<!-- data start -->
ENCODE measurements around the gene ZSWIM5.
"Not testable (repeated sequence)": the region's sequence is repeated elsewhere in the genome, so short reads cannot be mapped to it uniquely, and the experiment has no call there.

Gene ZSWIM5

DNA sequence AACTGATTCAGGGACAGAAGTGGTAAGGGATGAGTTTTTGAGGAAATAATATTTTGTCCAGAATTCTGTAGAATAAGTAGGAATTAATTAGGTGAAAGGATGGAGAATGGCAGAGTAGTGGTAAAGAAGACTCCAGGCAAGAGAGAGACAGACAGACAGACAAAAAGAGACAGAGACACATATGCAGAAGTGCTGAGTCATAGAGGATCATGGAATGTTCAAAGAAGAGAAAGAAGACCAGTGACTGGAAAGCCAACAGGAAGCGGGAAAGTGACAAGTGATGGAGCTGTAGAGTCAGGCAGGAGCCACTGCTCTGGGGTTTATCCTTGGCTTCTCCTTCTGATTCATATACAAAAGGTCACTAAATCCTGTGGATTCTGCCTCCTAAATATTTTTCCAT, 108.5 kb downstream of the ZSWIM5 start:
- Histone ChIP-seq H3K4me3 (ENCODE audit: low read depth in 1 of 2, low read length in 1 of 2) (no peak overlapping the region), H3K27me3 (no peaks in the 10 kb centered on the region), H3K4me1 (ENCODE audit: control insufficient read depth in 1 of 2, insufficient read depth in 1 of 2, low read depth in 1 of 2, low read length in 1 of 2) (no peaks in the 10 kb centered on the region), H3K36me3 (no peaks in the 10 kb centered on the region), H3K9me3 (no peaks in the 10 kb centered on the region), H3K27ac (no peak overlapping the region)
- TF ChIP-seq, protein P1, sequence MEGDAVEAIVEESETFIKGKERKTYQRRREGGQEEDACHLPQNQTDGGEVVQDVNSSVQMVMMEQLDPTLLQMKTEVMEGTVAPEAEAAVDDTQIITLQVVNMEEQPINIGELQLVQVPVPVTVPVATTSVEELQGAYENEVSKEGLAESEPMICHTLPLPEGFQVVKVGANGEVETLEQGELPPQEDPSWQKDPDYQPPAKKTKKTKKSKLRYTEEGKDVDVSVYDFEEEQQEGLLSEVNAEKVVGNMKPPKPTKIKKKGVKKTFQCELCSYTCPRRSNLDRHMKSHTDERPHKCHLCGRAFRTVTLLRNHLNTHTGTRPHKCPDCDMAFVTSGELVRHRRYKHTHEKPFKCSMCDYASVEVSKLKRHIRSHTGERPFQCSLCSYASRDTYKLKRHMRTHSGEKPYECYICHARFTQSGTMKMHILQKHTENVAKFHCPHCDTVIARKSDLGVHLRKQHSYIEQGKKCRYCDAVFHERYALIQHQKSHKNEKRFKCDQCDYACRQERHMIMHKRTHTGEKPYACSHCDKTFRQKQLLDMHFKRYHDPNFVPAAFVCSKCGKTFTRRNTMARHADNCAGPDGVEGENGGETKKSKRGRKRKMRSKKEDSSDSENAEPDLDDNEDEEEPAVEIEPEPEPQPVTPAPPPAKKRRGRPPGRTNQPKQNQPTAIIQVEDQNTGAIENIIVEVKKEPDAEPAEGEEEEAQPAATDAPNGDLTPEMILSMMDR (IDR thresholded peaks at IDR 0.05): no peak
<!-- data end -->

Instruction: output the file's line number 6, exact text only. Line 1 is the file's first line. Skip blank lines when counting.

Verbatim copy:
- TF ChIP-seq, protein P1, sequence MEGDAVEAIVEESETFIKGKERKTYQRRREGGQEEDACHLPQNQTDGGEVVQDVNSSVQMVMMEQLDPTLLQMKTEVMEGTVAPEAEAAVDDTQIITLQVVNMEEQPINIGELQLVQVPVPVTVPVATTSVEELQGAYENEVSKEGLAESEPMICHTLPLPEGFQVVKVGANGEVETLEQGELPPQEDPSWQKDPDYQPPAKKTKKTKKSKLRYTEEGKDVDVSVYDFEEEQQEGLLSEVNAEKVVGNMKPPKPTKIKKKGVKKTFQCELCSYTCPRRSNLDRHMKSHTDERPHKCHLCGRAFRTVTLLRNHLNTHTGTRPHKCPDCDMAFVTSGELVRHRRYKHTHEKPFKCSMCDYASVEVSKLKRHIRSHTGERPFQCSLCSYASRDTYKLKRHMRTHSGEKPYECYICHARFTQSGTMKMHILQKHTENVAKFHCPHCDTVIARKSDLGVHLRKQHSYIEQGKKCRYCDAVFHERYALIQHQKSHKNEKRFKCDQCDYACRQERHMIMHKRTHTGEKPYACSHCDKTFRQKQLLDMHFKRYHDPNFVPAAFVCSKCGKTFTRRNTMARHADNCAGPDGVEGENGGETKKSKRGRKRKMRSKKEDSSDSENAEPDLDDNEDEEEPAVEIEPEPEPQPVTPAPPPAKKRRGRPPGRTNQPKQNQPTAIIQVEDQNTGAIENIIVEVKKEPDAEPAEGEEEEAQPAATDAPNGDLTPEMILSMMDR (IDR thresholded peaks at IDR 0.05): no peak